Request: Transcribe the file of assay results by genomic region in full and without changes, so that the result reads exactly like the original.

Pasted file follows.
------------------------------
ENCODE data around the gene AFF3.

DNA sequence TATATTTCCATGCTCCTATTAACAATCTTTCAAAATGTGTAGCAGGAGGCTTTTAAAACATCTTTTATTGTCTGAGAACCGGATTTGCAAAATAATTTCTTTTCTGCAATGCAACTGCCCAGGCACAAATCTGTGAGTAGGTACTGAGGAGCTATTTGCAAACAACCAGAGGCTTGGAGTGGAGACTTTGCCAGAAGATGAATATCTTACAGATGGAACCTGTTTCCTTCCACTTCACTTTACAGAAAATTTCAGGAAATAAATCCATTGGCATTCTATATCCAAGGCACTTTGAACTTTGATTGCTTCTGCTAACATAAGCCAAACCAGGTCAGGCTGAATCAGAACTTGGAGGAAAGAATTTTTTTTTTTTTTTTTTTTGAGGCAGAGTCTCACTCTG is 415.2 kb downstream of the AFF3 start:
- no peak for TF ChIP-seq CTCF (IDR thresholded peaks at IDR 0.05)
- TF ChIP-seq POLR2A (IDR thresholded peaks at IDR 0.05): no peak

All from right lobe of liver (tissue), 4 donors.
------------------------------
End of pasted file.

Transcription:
ENCODE data around the gene AFF3.

DNA sequence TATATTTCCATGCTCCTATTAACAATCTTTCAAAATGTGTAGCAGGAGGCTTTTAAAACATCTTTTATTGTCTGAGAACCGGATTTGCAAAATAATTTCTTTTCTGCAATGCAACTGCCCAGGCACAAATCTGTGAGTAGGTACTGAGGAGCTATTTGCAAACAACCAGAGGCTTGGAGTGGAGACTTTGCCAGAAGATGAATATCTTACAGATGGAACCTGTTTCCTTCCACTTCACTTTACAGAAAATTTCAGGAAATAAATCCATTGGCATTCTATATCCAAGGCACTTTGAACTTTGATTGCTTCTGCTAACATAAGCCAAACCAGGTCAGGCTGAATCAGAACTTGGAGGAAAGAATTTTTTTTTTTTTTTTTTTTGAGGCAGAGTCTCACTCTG is 415.2 kb downstream of the AFF3 start:
- no peak for TF ChIP-seq CTCF (IDR thresholded peaks at IDR 0.05)
- TF ChIP-seq POLR2A (IDR thresholded peaks at IDR 0.05): no peak

All from right lobe of liver (tissue), 4 donors.